From inauguration to his impeachment, there's been a word for President Bill Clinton's ability to soar politically while taking personal nose-dives: compartmentalization.
Compartmentalize is a 50-cent verb meaning to separate into
detached compartments (picture a McDonald's, where sumptuous meat products are partitioned by name). In a more advanced context, compartmentalize means the ability to jig when you can't jag. Clinton, it's been observed, can deftly separate his personal life from his professional one. How else could he survive his resume of personal embarrassments and, say, keep his eye on the ball in Baghdad?
"On one hand, gee, isn't it great the guy can handle a set of responsibilities while undergoing a lot of stress? At the same time, you can't ignore the part of his life that's not being managed very well," says Roger Porter, a presidential scholar at Harvard University's Kennedy School of Government. Porter has been "impressed" by Clinton's compartmentalizing, a term, by the way, he uses frequently.
"Yet," Porter says, "the people whom we admire the most are the people who are whole - who do not compartmentalize to succeed."
The boxy word says a mouthful. Call it focus, determination, mental slickness. Or call it denial, rationalization, mental sickness. Either way, the catchword has become Clinton's signature characteristic. A Clinton news story or analysis isn't whole without it:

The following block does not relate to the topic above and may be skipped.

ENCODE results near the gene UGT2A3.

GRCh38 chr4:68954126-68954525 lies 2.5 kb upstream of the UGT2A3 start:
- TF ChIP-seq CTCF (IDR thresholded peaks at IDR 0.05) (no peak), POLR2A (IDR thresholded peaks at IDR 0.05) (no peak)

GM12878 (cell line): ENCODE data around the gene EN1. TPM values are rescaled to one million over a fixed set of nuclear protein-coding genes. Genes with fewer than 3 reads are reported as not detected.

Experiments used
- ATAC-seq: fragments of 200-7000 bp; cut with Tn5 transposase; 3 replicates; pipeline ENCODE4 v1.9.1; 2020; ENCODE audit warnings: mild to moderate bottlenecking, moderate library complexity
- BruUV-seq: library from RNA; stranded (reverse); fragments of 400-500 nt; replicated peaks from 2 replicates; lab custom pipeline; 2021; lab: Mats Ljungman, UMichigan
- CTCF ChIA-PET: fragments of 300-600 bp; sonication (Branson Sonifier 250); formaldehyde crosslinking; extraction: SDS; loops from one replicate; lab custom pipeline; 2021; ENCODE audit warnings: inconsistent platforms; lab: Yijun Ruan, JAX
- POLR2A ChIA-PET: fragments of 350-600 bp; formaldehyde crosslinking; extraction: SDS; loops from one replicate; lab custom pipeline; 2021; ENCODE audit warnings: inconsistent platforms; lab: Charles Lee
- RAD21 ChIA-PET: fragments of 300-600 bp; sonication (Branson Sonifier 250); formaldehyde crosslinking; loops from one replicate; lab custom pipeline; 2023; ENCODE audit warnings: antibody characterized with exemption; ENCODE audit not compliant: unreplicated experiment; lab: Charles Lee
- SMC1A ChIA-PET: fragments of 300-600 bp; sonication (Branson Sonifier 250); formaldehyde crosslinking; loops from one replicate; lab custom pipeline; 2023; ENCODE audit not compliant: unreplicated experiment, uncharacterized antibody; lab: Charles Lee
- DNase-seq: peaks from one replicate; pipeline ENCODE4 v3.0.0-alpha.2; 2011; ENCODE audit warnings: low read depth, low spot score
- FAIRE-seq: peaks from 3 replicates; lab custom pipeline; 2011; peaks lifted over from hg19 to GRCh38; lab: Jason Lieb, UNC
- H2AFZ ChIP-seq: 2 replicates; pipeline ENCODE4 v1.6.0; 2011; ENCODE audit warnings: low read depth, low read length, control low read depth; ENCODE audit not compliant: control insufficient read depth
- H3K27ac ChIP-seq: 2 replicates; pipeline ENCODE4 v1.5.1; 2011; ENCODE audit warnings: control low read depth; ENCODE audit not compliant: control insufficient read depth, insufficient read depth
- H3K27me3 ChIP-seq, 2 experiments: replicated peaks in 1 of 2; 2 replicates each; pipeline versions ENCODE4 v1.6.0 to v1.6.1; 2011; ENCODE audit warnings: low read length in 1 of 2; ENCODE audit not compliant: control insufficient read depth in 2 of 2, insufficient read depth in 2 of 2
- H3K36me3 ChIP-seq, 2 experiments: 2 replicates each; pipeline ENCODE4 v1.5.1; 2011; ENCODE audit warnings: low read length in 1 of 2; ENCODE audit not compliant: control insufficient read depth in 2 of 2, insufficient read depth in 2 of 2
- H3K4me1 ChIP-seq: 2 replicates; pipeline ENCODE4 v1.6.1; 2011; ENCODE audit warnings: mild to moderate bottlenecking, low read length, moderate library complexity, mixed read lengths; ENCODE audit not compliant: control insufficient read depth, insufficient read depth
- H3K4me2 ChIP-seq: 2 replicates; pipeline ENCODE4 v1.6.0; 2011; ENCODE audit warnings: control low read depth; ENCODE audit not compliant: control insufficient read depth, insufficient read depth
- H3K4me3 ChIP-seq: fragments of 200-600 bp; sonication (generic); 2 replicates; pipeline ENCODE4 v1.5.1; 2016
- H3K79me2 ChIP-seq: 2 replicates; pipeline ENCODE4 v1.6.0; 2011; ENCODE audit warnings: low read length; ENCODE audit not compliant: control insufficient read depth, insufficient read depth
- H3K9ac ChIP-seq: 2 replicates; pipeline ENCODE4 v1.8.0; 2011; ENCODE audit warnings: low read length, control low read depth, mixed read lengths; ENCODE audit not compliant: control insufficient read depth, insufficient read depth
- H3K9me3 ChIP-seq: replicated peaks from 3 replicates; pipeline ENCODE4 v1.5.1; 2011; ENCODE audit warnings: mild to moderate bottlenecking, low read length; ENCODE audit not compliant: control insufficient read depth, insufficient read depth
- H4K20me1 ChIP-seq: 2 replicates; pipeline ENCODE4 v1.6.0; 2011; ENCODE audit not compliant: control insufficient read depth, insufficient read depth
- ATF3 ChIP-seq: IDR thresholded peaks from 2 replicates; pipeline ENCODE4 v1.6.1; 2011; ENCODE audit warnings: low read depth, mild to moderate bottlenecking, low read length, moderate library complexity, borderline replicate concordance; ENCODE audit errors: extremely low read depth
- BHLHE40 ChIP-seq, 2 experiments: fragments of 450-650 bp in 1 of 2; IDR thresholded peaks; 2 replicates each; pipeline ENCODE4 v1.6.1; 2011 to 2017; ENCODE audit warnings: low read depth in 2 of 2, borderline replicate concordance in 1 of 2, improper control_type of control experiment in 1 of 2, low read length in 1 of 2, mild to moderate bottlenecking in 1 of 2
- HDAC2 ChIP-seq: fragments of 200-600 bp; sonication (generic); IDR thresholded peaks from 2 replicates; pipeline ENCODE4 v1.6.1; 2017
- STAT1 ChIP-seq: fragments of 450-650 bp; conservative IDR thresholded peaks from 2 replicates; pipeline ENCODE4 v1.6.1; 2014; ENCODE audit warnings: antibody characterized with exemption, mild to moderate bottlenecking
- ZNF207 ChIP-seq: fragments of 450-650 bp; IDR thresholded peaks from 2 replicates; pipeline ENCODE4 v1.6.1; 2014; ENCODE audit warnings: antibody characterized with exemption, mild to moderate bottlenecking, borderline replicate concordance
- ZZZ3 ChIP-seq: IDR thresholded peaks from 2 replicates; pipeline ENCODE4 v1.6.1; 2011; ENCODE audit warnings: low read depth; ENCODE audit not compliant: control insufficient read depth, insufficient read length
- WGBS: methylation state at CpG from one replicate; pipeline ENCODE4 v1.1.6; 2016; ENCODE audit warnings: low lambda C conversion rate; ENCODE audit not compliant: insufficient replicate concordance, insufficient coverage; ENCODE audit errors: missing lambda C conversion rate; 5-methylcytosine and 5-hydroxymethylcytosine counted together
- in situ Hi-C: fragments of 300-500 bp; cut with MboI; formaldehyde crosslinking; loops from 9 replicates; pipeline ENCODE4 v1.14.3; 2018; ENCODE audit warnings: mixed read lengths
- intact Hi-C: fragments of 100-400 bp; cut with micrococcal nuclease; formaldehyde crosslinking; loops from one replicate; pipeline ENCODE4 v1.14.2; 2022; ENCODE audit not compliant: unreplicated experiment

* "Never has Clinton's fabled ability to compartmentalize his life been more starkly demonstrated than in the last two weeks." - The Sun, Aug. 22, 1998.
* "As President Clinton faces the stark reality that his presidency is in peril, his famed ability to 'compartmentalize' is being put to the test as never before." - The Sun, Oct. 7, 1998.
* "Bill Clinton's gift for compartmentalizing will be put to the ultimate test next year." - The Sun, Dec. 27, 1998.
Since Jan. 21, when the Washington Post first reported charges of Clinton's affair with an intern, "compartmentalize" began to appear more frequently in the written record of this national scandal. Throughout 1998, scores of newspapers used the concept to attempt to make human sense of the rise and fall and rise and fall of William Jefferson Clinton. (Note, too, the recent use in print of Clinton's full name for extra effect.)
The word, in short, has legs.
"I see 'compartmentalizing' as a central word in the Clinton lexicon," says William Safire, venerable author of the New York Times magazine's "On Language" column. "I would lump it together with 'Saddam in a box' - which is a locution favored by Madeleine Albright. And we also had 'Newt [Gingrich] thinking outside the box.' "
In all its psycho-syllables, compartmentalization became a clean, clinical explanation for Clinton's choices regarding White House intern Monica Lewinsky. And his prowess in this regard has been duly noted:
*"Americans have discovered in Bill Clinton an awesome capacity to compartmentalize and carry on." - Syndicated columnist Ellen Goodman, January 1998.
* "The president's ability to 'compartmentalise' his life could be called legendary were it not so real." - Manchester Guardian Weekly (England), Oct. 18, 1998.